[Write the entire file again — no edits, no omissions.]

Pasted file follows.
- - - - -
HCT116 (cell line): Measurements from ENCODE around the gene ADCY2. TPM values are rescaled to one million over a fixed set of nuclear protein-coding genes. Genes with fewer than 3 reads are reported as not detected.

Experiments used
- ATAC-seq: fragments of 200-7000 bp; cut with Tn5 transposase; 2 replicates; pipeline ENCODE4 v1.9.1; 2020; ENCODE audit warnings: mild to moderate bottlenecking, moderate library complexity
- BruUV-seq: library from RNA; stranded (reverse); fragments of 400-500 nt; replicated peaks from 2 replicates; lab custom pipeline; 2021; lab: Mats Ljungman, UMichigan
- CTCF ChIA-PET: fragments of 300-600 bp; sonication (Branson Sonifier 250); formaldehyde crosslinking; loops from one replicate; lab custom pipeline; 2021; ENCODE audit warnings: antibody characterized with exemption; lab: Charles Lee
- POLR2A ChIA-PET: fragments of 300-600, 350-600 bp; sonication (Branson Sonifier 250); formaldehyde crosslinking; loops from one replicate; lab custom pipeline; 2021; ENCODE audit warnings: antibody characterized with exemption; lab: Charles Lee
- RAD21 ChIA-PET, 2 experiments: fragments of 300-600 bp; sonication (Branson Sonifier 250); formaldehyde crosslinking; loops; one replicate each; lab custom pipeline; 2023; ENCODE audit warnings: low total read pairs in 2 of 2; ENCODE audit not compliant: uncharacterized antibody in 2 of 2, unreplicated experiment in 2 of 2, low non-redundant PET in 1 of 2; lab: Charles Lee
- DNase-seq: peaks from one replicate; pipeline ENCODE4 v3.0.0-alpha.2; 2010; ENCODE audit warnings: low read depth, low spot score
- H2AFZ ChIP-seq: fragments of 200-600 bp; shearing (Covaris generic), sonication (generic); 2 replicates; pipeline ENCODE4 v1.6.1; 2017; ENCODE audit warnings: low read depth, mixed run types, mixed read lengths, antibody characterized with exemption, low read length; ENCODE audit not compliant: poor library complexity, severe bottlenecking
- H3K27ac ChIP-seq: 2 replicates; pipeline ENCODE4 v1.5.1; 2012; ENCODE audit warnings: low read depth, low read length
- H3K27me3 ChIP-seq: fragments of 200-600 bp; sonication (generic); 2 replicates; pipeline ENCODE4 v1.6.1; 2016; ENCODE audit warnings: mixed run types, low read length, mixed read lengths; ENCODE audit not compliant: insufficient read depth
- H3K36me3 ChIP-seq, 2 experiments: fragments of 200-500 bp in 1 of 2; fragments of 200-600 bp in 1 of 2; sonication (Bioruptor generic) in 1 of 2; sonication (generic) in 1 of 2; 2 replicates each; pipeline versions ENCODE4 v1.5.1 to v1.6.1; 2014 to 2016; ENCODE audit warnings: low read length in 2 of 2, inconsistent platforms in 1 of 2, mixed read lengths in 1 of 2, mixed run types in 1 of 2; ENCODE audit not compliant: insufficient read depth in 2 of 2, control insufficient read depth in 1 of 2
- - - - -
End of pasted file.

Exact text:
HCT116 (cell line): Measurements from ENCODE around the gene ADCY2. TPM values are rescaled to one million over a fixed set of nuclear protein-coding genes. Genes with fewer than 3 reads are reported as not detected.

Experiments used
- ATAC-seq: fragments of 200-7000 bp; cut with Tn5 transposase; 2 replicates; pipeline ENCODE4 v1.9.1; 2020; ENCODE audit warnings: mild to moderate bottlenecking, moderate library complexity
- BruUV-seq: library from RNA; stranded (reverse); fragments of 400-500 nt; replicated peaks from 2 replicates; lab custom pipeline; 2021; lab: Mats Ljungman, UMichigan
- CTCF ChIA-PET: fragments of 300-600 bp; sonication (Branson Sonifier 250); formaldehyde crosslinking; loops from one replicate; lab custom pipeline; 2021; ENCODE audit warnings: antibody characterized with exemption; lab: Charles Lee
- POLR2A ChIA-PET: fragments of 300-600, 350-600 bp; sonication (Branson Sonifier 250); formaldehyde crosslinking; loops from one replicate; lab custom pipeline; 2021; ENCODE audit warnings: antibody characterized with exemption; lab: Charles Lee
- RAD21 ChIA-PET, 2 experiments: fragments of 300-600 bp; sonication (Branson Sonifier 250); formaldehyde crosslinking; loops; one replicate each; lab custom pipeline; 2023; ENCODE audit warnings: low total read pairs in 2 of 2; ENCODE audit not compliant: uncharacterized antibody in 2 of 2, unreplicated experiment in 2 of 2, low non-redundant PET in 1 of 2; lab: Charles Lee
- DNase-seq: peaks from one replicate; pipeline ENCODE4 v3.0.0-alpha.2; 2010; ENCODE audit warnings: low read depth, low spot score
- H2AFZ ChIP-seq: fragments of 200-600 bp; shearing (Covaris generic), sonication (generic); 2 replicates; pipeline ENCODE4 v1.6.1; 2017; ENCODE audit warnings: low read depth, mixed run types, mixed read lengths, antibody characterized with exemption, low read length; ENCODE audit not compliant: poor library complexity, severe bottlenecking
- H3K27ac ChIP-seq: 2 replicates; pipeline ENCODE4 v1.5.1; 2012; ENCODE audit warnings: low read depth, low read length
- H3K27me3 ChIP-seq: fragments of 200-600 bp; sonication (generic); 2 replicates; pipeline ENCODE4 v1.6.1; 2016; ENCODE audit warnings: mixed run types, low read length, mixed read lengths; ENCODE audit not compliant: insufficient read depth
- H3K36me3 ChIP-seq, 2 experiments: fragments of 200-500 bp in 1 of 2; fragments of 200-600 bp in 1 of 2; sonication (Bioruptor generic) in 1 of 2; sonication (generic) in 1 of 2; 2 replicates each; pipeline versions ENCODE4 v1.5.1 to v1.6.1; 2014 to 2016; ENCODE audit warnings: low read length in 2 of 2, inconsistent platforms in 1 of 2, mixed read lengths in 1 of 2, mixed run types in 1 of 2; ENCODE audit not compliant: insufficient read depth in 2 of 2, control insufficient read depth in 1 of 2